Opinion: For Any American League Team, Evan Gattis Makes Sense

Ever since Evan Gattis has emerged onto the scene as a part time catcher for the Atlanta Braves in the National League East, we have viewed him as the National League equivalent of Mike Napoli, but with the Braves now entering a rebuilding mode, could Evan Gattis be on his way to the American League? It would be a move that would make too much sense not to happen if in fact he is on the trade block.

That’s less of a possibility now than it was a few days ago after the Braves trade with the St. Louis Cardinals. With right fielder Jason Heyward having been traded to the Cardinals, Atlanta may look to make Gattis into a left fielder, with Justin Upton taking Heyward‘s place in right.

The Braves though, should still be open to trading Gattis, as his value on the trade market is arguably higher than the value of them keeping him especially with power hitting players hard to come by in the current state of baseball.

As a trade chip, Gattis offers two valuable skills which could land him with a contender: controllability and power. Gattis is in a good position with four years of his well priced contract left, meaning he can play a role in commanding his future. And even with his hitting ability limited by an aggressive approach that produces a considerably high strikeout rate for a starting position player in baseball, his power has been good enough to produce 43 home runs over his first two seasons.

The last time the Braves played Gattis in left field was in 2013. He posted a-10 Defensive Runs Saved in only 342.1 innings. He is suited to a consistent designated hitter – something the National League cannot offer him.

If the Braves were to hypothetically retain Gattis and start him in the outfield, it probably would not help his durability. Gattis has struggled with injuries as he has only appeared in 213 games over the course of 2013 and 2014.

If the Braves choose to hold on to Gattis even despite these red flags, it would be hard to blame them considering the type of player he is. The upside Gattis boasts with his power numbers makes it hard to trade him due to his uniqueness. But it would also be hard not to blame the Braves if they chose to trade Gattis instead. His defense and injury-prone game would limit his value, but his controllability and power, as previously mentioned above, would ensure a strong return of prospects or young players, and with Atlanta beginning the rebuilding process, it could be essential as well as acting as a jump start to the ensuing process.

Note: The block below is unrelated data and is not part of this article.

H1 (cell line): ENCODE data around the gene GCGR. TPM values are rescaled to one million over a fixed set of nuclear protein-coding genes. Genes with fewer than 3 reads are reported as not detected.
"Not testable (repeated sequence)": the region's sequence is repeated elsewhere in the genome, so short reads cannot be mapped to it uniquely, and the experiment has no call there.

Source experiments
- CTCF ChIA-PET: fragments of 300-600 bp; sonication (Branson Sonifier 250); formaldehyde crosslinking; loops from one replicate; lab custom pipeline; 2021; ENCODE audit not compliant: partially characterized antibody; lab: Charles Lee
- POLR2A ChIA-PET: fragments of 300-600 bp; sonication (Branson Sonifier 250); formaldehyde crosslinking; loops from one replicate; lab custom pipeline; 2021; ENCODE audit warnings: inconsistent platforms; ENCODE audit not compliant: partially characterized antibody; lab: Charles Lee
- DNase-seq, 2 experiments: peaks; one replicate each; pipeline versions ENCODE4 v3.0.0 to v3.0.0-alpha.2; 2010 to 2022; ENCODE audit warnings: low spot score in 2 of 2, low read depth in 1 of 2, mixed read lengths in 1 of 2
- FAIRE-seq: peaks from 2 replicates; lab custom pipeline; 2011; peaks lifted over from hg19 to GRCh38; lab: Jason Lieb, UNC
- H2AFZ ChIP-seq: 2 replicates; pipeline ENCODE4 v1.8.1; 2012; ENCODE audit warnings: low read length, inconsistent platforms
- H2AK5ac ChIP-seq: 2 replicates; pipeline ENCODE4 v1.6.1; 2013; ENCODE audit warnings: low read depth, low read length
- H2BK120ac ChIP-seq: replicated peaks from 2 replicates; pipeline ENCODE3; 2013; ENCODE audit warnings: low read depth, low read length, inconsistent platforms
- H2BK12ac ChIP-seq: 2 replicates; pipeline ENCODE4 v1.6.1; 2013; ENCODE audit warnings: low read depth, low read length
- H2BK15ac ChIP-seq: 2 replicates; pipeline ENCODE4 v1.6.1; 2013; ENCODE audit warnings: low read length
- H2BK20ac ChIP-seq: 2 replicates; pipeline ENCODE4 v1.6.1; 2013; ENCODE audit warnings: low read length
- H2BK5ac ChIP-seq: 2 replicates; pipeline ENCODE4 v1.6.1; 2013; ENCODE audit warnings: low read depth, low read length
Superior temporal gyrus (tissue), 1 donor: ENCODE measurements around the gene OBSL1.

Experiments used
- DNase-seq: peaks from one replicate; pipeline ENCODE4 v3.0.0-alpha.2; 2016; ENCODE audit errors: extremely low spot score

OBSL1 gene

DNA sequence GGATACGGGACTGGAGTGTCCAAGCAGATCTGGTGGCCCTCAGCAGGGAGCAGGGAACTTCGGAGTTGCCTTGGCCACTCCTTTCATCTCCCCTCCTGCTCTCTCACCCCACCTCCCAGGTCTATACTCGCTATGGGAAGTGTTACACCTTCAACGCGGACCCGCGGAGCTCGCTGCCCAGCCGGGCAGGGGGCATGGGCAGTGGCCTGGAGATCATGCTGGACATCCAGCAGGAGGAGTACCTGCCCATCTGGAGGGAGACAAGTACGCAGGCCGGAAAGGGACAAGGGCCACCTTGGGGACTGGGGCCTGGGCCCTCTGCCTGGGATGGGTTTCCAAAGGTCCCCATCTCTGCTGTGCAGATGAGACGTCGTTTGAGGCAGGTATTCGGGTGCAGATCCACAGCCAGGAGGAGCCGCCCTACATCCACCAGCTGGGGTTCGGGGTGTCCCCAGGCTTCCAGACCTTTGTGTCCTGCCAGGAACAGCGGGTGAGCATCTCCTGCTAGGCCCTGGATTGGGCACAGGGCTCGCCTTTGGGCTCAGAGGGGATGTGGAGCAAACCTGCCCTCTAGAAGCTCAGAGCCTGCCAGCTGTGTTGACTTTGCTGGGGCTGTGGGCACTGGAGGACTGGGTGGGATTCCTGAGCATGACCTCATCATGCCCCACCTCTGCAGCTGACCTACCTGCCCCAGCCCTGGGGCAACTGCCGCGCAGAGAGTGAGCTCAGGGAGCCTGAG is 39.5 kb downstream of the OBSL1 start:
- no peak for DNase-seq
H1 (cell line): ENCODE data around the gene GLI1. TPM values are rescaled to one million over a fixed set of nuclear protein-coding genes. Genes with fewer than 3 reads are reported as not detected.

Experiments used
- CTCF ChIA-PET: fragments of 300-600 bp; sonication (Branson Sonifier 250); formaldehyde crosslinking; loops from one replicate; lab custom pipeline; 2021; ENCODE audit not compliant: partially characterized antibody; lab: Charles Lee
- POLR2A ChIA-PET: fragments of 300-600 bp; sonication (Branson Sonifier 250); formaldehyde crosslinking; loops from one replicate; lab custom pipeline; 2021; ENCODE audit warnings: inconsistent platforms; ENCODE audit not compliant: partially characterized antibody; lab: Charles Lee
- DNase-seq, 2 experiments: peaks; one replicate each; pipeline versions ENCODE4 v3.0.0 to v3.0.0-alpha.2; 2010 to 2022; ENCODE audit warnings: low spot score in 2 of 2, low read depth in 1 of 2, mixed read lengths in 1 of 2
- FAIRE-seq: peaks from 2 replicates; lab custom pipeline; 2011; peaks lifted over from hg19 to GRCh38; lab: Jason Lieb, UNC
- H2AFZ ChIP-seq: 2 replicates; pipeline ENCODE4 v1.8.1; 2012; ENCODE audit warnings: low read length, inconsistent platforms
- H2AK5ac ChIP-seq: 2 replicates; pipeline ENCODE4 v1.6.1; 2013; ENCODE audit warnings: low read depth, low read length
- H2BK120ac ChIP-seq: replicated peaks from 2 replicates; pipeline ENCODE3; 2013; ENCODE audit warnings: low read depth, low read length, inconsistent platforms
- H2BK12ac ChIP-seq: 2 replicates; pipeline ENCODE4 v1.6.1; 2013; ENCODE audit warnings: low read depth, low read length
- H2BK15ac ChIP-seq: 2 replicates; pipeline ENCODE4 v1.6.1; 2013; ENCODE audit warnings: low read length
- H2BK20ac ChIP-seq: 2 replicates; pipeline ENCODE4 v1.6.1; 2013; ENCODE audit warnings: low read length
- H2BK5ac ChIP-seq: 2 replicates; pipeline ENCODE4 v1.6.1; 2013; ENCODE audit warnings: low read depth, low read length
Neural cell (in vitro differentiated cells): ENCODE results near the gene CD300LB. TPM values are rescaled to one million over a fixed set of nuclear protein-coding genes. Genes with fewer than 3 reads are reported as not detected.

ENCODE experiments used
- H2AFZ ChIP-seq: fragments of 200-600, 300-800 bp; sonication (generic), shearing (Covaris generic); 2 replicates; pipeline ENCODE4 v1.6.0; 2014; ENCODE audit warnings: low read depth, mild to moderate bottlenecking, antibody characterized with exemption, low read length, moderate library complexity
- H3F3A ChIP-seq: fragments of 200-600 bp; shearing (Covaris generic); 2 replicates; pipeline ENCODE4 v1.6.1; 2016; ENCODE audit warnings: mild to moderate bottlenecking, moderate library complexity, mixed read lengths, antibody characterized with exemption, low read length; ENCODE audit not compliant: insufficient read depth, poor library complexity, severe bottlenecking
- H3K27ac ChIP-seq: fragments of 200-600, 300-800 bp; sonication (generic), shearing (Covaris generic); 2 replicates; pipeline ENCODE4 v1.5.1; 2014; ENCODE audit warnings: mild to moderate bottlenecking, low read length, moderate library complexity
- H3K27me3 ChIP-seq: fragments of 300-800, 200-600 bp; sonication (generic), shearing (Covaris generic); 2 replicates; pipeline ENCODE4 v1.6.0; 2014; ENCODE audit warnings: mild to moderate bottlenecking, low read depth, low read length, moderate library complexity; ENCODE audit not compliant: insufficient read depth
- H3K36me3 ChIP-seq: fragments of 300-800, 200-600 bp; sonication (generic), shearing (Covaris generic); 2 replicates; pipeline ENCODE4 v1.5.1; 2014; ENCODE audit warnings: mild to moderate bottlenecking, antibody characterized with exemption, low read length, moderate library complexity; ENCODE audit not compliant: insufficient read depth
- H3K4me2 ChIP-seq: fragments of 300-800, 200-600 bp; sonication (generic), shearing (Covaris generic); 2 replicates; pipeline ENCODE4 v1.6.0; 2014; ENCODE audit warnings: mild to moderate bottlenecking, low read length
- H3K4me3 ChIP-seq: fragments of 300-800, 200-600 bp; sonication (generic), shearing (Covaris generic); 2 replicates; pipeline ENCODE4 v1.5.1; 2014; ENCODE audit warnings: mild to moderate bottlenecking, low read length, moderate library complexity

With Russell Martin, the only really standout catcher on the open market, having inked a reasonably large contract of five years and $82 million in Toronto, and the prices for free-agent standouts like Hanley Ramirez and Nelson Cruz sure to be astronomical, it would be worth it for Atlanta to part ways with Gattis if, in fact, they received a substantial trade package in return from a National League team. But for an American League club, it would be a whole other, likely more expensive, story.

The one thing American League clubs can offer Gattis that the Braves and other National League clubs can’t is obvious: the designated hitter position on a consistent basis – a position that could limit his injuries and allow him to focus all his time on his already recognized hitting ability.

Gattis as a full-time designated hitter is a possibility. But at a time when American League clubs seem wary of employing full-time DHs, it’s more likely that Gattis‘ American League role would replicate that of Mike Napoli which occupied between 2009 and 2012 during his time as a Texas Ranger. During that time, Napoli was a part-time catcher, designated hitter and, eventually, a starting first baseman.

Gattis deserves his reputation as an iffy defensive catcher, but the 33 caught-stealing percentage are minor indications that he’s not a total achilles heel if in fact he were to take the field. Gattis also already has some major league experience at first base with the Braves and has the power bat to be a designated hitter.

If Napoli‘s injury plagued past is an indication of what Gattis could become in the American League, it should be a move both he and the Braves should be looking to make. After injuries limited Napoli to an average of 84 games as a full-time catcher between 2006 and 2008 in Texas, he averaged 119 games as a catcher, designated hitter, and first baseman between 2009 and 2012; the glory of years of Texas in the 2000’s.

The benefit of Gattis transitioning from a full-time catcher to a Napoli type of utility player could therefore be marked down to two positives. It would be easier for Gattis to stay healthy with the ability to gain rest with starts at designated hitter, and his versatility would be a means to keep him in the lineup on a regular basis.

The Atlanta Braves have the chance to gain a large return back for Gattis if in fact they choose to trade him to an American League team, and Gattis could finally evolve into the consistent, power force in the American League as a flexible, adjustable player that could split time between the field and at designated hitter.

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